Our Stories: Hospital Acquired Pressure Injury (HAPI)

We all have a role to play in preventing hospital acquired pressure injuries, or “HAPI.” These injuries harm patients, prolong the hospital stay, and are costly. With teamwork and attention to proven strategies, nearly all HAPIs can be prevented. 

How does a HAPI impact our patients? In addition to an extended length of stay, HAPI’s can lead to sepsis and may require surgical intervention. 

HAPI definition and stage descriptions: Pressure injuries are damage to the skin and/or underlying soft tissue related to positional pressure on a bony prominence or external pressure from a medical device. Medical device related pressure injuries often take on the shape of the device. Pressure injuries can occur due to a high amount of pressure over a short period of time or a low amount of pressure over a long period of time. They can range from an area of redness on intact skin to deep cavernous wounds with exposed bone and are often painful. 

How are HAPIs monitored at UI Hospitals & Clinics? Our performance is monitored through two primary methods. Our PSI-03 CMS reportable event is captured exclusively through physician documentation. The staging and determination of present on admission (POA) status are both required documentation per coding guidelines. Effective Feb. 15, 2022, providers are now able to use the dot phrase .PRESSUREINJLIP in their note to incorporate wound nursing documentation. Providers then have an attestation statement to complete.  

This change will help to standardize and accurately reflect the correct stage of HAPI. Additionally, the wound and ostomy nursing team completes Riskonnect events to monitor HAPI performance. 

Fiscal year 2022 HAPI reduction initiative 

Beginning in July 2021, Greg Schmidt, MD, professor of internal medicine, associate chief quality officer, and Nick Poch, DNP, RN, MBA, VA-BC, interim director of Centralized Function, Interim associate chief quality officer, have been co-chairing the organizational HAPI reduction initiative for UI Hospitals & Clinics. During the past nine months, much work has focused on improving documentation tools in Epic, reporting tools for frontline staff and leaders to proactively identify high-risk HAPI patients, and identification of HAPI reduction tools such as the HoverTech Q2 Roller designed to provide consistent and adequate sacral pressure relief. Additionally, effective March 1, 2022, all VoalteOne nursing phones have the Rover application capable of uploading images directly into the patient’s medical record.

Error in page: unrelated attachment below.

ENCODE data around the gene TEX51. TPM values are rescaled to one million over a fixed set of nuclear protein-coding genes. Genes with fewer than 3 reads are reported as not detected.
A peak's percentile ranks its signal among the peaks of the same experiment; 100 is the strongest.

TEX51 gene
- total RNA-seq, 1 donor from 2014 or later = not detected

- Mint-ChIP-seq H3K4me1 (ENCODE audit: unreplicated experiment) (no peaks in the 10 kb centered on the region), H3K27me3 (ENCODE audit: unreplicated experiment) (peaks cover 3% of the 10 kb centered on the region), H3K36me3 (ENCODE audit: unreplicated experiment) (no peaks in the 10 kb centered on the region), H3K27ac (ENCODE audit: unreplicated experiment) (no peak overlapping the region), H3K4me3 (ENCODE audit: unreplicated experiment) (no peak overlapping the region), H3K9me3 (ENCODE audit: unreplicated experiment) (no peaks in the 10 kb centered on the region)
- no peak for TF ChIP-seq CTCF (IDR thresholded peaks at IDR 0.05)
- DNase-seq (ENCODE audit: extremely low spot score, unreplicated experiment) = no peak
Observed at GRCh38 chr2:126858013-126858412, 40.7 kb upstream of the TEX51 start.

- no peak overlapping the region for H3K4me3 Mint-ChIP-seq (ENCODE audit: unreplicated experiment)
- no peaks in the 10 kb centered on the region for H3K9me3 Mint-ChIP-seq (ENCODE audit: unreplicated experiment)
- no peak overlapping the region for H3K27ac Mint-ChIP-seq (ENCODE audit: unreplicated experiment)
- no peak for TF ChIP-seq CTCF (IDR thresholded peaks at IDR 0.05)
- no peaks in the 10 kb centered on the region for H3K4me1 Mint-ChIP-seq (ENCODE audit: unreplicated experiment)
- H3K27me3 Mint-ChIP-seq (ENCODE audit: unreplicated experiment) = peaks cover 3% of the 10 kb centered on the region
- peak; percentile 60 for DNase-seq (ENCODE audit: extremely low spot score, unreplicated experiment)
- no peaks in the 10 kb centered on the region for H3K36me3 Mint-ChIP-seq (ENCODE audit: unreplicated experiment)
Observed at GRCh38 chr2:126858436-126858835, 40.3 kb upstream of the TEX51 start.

Stages of pressure ulcers  

  • Stage 1 Non-blanchable erythema of intact skin: Intact skin with a localized area of non-blanchable erythema, which may appear differently in darkly pigmented skin. 
  • Stage 2 Partial thickness skin loss with exposed dermis: The wound bed is viable, pink or red, moist, and may also present as an intact or ruptured serum-filled blister. Adipose (fat) is not visible and deeper tissues are not visible.  
  • Stage 3 (PSI-03 reportable event to CMS): Full-thickness loss of skin, in which adipose (fat) is visible in the ulcer and granulation tissue and epibole (rolled wound edges) are often present. The depth of tissue damage varies by anatomical location; areas of significant adiposity can develop deep wounds. Undermining and tunneling may occur. Fascia, muscle, tendon, ligament, cartilage, or bone are not exposed. 
  • Stage 4 (PSI-03 reportable event to CMS): Full-thickness skin and tissue loss with exposed or directly palpable fascia, muscle, tendon, ligament, cartilage, or bone in the ulcer. Slough and/or eschar may be visible. Epibole (rolled edges), undermining, and/or tunneling often occur. 
  • Unstageable (PSI-03 reportable event to CMS): Full-thickness skin and tissue loss in which the extent of tissue damage within the ulcer cannot be confirmed because it is obscured by slough or eschar. If slough or eschar is removed, a Stage 3 or Stage 4 pressure injury will be revealed. 
  • Deep tissue injury: Persistent non-blanchable deep red, maroon, or purple discoloration; Intact or non-intact skin with localized area of persistent, non-blanchable, deep red, maroon, purple discoloration, or epidermal separation revealing a dark wound bed or blood-filled blister. Pain and temperature change often precedes skin color changes. Discoloration may appear differently in darkly pigmented skin. 

You can see further information on the staging system for pressure injuries in this guide with definitions and illustrations. Stage 3, 4 and unstageable pressure injuries determined by physician documentation coding are reported to CMS for the PSI-03 Quality Performance Metric. 

Plans for future improvements  

  • Organization-wide use of four eyes skin assessment on admission and transfer 
  • Education on device-related pressure injuries 
  • Education and monitoring of consistent and effective turning  

Key Points 

  • Everyone on the health care team has a role in pressure injury prevention 
  • When documenting in a note, use .PRESSUREINJLIP 
  • Consult wound ostomy care nurses (Inpatient Consult Wound Ostomy Nurse – Adult) when you are concerned about any skin breakdown  
  • Complete and document a full body skin assessment with a colleague (four eyes skin assessment) upon admission and transfer 
  • Use the Rover application on the VoalteOne phones to capture and upload images when any skin injury is identified 
  • Refer to this guide for further information on the NPIAP staging system for pressure injuries 

Blog contributors:
– Julia Langin, MSN, RN, CMSRN, CWON, Nursing Practice Leader, Adult Wound and Ostomy/Quality, Nursing Centralized Functions
– Nick Poch, DNP, RN, MBA, VA-BC, Interim Director of Centralized Function, Interim Associate Chief Quality Officer, Department of Nursing
– Greg Schmidt, MD, Professor of Internal Medicine, Associate Chief Quality Officer